The Tenth Planet

Missing Episodes Rumours Reactions

A few days ago, we reported the rumours circulating on that viper’s nest we like to call ‘the internet’ that lost episodes of Doctor Who from the 1960s have been found. We weren’t the only ones.

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Like a stone being dropped into a pool, the waves Bleeding Cool’s original article created were quite substantial, garnering response from many-a-news site and, of course, on Twitter. But let’s first look back at said wave-inducing stone, in which Bleeding Cool’s Rich Johnston said:

“What I’ve been hearing, and some of it is attributed to an eccentric engineer who worked for broadcasters across Africa with a taste for science fiction and a habit of taking things for “safe keeping”, is that the BBC have secured a large number of presumed-wiped episodes of early Doctor Who.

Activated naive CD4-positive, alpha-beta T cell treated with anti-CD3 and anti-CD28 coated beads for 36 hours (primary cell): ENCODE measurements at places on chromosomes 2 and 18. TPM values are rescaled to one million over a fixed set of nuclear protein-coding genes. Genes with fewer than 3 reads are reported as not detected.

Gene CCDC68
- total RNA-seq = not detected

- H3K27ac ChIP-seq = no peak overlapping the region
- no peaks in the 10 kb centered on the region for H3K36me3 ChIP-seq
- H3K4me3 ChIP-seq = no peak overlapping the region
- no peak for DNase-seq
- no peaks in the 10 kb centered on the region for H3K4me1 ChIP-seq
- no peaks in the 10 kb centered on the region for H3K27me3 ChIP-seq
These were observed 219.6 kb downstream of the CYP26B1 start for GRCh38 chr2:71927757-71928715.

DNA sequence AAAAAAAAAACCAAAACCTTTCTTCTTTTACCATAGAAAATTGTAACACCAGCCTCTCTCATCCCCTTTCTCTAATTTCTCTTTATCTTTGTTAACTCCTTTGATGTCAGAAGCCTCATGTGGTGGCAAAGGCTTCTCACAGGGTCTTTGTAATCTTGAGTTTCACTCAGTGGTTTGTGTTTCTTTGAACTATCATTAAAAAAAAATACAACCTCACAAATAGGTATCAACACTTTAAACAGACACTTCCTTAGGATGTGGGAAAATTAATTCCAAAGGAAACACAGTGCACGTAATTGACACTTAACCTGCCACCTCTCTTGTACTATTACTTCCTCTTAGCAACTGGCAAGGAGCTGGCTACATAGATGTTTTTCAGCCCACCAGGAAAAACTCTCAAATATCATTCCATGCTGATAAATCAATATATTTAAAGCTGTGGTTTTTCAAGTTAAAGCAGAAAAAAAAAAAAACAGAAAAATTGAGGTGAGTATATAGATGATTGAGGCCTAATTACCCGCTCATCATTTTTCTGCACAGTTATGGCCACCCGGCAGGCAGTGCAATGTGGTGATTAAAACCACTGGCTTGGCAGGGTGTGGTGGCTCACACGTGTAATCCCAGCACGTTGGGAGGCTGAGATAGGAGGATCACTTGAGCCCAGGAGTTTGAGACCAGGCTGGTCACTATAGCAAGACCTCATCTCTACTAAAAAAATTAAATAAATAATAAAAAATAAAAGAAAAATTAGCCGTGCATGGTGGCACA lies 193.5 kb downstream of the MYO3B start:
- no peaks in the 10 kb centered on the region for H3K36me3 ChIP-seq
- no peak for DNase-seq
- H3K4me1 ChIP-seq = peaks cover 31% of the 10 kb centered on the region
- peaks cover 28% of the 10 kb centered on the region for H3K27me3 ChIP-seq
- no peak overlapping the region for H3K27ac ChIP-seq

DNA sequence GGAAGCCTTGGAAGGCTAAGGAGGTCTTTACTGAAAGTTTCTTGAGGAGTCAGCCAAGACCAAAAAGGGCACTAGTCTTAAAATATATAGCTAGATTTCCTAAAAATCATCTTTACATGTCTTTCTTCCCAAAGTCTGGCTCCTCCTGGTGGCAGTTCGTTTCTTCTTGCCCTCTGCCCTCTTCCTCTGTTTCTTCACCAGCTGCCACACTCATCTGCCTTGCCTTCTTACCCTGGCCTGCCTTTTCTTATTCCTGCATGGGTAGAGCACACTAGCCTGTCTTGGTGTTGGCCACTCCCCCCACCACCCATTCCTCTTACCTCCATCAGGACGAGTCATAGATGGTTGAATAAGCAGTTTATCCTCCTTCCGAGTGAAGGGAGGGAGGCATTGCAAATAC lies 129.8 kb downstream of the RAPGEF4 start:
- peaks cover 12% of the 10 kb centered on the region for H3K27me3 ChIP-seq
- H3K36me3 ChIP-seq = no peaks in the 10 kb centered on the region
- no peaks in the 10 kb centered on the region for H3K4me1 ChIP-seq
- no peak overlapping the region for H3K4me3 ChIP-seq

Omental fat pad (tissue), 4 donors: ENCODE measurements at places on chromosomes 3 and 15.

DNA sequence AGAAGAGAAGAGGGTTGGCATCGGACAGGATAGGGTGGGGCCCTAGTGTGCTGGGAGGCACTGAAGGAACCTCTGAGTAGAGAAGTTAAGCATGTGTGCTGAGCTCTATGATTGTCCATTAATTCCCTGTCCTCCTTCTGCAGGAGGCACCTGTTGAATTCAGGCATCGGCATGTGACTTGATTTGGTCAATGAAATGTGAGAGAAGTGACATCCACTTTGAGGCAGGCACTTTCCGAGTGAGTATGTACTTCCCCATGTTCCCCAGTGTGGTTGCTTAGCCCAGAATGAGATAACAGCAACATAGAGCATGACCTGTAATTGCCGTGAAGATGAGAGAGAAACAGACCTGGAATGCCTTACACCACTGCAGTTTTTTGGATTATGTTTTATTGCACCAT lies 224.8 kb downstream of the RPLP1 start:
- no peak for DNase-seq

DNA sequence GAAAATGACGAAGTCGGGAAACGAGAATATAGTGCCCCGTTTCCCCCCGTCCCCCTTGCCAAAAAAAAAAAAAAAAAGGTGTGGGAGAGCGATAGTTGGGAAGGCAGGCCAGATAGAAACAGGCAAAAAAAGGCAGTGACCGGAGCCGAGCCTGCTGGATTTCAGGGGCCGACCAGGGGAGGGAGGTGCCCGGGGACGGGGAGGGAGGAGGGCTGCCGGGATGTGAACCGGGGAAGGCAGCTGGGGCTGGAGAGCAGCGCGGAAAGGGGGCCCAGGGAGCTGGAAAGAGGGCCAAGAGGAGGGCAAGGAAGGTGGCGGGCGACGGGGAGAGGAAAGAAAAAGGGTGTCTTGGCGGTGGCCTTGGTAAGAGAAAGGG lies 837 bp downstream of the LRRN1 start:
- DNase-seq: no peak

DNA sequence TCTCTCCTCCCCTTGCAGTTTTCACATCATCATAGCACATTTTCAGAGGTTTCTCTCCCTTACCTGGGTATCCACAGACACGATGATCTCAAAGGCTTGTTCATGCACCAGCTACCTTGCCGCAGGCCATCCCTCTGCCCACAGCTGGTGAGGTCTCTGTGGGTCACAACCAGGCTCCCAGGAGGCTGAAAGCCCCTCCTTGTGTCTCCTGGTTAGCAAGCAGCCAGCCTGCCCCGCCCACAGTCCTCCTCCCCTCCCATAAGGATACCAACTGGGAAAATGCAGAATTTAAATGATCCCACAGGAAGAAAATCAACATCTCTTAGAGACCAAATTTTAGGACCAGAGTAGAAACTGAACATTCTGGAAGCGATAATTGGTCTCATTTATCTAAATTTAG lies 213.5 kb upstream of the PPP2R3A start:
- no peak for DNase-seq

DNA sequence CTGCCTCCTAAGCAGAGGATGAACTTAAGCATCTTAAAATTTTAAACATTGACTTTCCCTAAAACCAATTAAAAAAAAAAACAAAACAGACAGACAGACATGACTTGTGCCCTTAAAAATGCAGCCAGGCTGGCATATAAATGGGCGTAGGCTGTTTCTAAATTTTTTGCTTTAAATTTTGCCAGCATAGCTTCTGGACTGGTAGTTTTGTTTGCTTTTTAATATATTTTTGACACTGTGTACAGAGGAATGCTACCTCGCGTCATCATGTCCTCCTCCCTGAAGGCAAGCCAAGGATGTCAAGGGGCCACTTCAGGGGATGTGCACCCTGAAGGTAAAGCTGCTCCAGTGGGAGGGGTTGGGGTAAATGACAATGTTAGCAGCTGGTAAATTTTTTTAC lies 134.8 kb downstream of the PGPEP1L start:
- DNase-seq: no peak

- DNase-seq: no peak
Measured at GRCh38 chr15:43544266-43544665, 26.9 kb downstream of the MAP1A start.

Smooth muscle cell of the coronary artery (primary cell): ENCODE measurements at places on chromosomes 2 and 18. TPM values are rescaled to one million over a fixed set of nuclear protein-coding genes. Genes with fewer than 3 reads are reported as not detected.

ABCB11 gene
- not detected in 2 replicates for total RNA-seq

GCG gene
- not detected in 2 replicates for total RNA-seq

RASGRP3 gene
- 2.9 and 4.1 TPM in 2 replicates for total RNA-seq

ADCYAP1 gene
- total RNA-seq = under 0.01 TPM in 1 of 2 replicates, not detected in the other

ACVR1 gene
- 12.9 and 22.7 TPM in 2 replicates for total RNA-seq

And there are lots. Lots and lots. Completed serials that we’ve only had incomplete before, full series that nothing existed of. Not everything. But heaps and heaps. Possibly even The Full Hartnell.

 

And come November, or before, we’ll get to see them.

 

Now promises of this kind have been made many times before. Sometimes they’ve come true, sometimes they have now. But I’m told to expect, among others, a full Evil Of The Daleks from 1967. Up till now, the BBC only had the second of seven episodes, after that film was found in a car boot sale.”

The Full Hartnell! Marco Polo, The Massacre of St. Bartholomew’s Eve, Galaxy 4, not forgetting the very first regeneration in episode 4 of The Tenth Planet… Sounds too good to be true, right?! Nonetheless, the rumblings continued over at Ain’t It Cool, who says: